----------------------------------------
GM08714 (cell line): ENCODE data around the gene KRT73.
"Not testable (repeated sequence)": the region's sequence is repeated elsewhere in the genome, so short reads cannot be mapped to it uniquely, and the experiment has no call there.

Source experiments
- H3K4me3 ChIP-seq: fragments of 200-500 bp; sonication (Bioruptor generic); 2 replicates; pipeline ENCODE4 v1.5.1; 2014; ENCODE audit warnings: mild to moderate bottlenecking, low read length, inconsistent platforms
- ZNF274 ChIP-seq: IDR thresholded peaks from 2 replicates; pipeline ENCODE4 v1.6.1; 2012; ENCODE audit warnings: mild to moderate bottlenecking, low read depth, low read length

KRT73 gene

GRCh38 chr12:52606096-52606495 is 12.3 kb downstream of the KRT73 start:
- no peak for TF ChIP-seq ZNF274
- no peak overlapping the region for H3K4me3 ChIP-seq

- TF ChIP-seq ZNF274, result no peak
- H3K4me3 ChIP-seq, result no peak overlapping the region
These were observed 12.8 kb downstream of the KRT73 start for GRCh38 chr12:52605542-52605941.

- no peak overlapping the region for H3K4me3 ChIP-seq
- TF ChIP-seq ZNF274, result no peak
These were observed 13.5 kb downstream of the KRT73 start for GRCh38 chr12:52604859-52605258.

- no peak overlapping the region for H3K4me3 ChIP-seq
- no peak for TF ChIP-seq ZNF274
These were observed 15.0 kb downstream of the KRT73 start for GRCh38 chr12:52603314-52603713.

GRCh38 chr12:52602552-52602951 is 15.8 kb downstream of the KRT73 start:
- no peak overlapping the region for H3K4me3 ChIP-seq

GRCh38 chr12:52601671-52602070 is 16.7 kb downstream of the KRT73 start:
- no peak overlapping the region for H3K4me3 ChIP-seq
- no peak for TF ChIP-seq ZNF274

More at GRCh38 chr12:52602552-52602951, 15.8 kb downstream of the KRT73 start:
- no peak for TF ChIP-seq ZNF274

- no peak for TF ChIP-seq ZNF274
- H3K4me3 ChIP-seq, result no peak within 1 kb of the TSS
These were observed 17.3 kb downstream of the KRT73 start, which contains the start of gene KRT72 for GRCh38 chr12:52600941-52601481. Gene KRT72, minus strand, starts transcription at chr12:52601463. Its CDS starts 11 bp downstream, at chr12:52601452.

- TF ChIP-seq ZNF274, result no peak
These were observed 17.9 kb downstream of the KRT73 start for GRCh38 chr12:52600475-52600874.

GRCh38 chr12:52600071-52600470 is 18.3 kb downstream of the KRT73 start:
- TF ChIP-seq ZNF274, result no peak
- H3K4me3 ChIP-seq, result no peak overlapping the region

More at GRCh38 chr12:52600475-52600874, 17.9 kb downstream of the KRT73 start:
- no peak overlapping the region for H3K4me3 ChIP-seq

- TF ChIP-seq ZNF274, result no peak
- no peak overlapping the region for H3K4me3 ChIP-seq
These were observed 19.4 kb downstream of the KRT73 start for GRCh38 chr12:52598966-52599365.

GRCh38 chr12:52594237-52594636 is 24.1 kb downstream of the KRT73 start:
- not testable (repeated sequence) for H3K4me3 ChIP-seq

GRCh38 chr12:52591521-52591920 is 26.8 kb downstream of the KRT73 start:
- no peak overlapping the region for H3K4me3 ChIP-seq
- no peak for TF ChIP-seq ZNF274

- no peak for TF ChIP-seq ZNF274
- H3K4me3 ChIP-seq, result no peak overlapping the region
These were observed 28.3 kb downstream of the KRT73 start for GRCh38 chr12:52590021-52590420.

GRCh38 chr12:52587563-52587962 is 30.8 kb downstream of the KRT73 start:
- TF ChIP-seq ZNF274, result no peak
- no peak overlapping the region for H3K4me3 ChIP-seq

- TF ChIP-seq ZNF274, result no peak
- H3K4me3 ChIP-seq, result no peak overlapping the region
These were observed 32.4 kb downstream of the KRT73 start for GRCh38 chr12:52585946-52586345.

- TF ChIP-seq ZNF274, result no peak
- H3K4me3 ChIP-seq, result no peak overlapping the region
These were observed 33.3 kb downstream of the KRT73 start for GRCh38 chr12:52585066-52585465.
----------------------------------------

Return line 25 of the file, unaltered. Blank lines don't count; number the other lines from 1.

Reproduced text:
- no peak for TF ChIP-seq ZNF274